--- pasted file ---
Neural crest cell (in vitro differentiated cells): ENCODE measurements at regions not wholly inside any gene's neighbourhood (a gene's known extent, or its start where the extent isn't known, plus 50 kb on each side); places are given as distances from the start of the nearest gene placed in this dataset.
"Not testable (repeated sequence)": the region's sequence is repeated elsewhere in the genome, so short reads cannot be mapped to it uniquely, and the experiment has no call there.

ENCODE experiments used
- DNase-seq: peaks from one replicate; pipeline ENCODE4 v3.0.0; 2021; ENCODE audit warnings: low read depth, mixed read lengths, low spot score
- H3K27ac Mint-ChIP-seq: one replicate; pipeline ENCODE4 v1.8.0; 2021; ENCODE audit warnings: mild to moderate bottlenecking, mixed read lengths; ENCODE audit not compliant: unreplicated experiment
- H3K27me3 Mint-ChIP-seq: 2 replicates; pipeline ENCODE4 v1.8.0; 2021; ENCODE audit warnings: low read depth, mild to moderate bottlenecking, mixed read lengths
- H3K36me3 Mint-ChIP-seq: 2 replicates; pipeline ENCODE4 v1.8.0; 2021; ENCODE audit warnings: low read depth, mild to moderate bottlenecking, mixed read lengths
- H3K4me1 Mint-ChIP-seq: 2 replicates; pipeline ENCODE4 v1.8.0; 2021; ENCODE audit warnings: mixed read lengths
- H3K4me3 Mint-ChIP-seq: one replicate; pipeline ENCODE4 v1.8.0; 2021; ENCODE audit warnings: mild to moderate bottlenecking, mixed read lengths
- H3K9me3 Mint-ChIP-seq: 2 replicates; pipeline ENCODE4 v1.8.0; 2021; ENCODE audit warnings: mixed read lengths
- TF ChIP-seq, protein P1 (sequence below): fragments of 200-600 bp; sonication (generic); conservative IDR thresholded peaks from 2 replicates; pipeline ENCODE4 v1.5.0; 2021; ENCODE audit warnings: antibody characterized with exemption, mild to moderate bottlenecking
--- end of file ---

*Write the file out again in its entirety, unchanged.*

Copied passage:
Neural crest cell (in vitro differentiated cells): ENCODE measurements at regions not wholly inside any gene's neighbourhood (a gene's known extent, or its start where the extent isn't known, plus 50 kb on each side); places are given as distances from the start of the nearest gene placed in this dataset.
"Not testable (repeated sequence)": the region's sequence is repeated elsewhere in the genome, so short reads cannot be mapped to it uniquely, and the experiment has no call there.

ENCODE experiments used
- DNase-seq: peaks from one replicate; pipeline ENCODE4 v3.0.0; 2021; ENCODE audit warnings: low read depth, mixed read lengths, low spot score
- H3K27ac Mint-ChIP-seq: one replicate; pipeline ENCODE4 v1.8.0; 2021; ENCODE audit warnings: mild to moderate bottlenecking, mixed read lengths; ENCODE audit not compliant: unreplicated experiment
- H3K27me3 Mint-ChIP-seq: 2 replicates; pipeline ENCODE4 v1.8.0; 2021; ENCODE audit warnings: low read depth, mild to moderate bottlenecking, mixed read lengths
- H3K36me3 Mint-ChIP-seq: 2 replicates; pipeline ENCODE4 v1.8.0; 2021; ENCODE audit warnings: low read depth, mild to moderate bottlenecking, mixed read lengths
- H3K4me1 Mint-ChIP-seq: 2 replicates; pipeline ENCODE4 v1.8.0; 2021; ENCODE audit warnings: mixed read lengths
- H3K4me3 Mint-ChIP-seq: one replicate; pipeline ENCODE4 v1.8.0; 2021; ENCODE audit warnings: mild to moderate bottlenecking, mixed read lengths
- H3K9me3 Mint-ChIP-seq: 2 replicates; pipeline ENCODE4 v1.8.0; 2021; ENCODE audit warnings: mixed read lengths
- TF ChIP-seq, protein P1 (sequence below): fragments of 200-600 bp; sonication (generic); conservative IDR thresholded peaks from 2 replicates; pipeline ENCODE4 v1.5.0; 2021; ENCODE audit warnings: antibody characterized with exemption, mild to moderate bottlenecking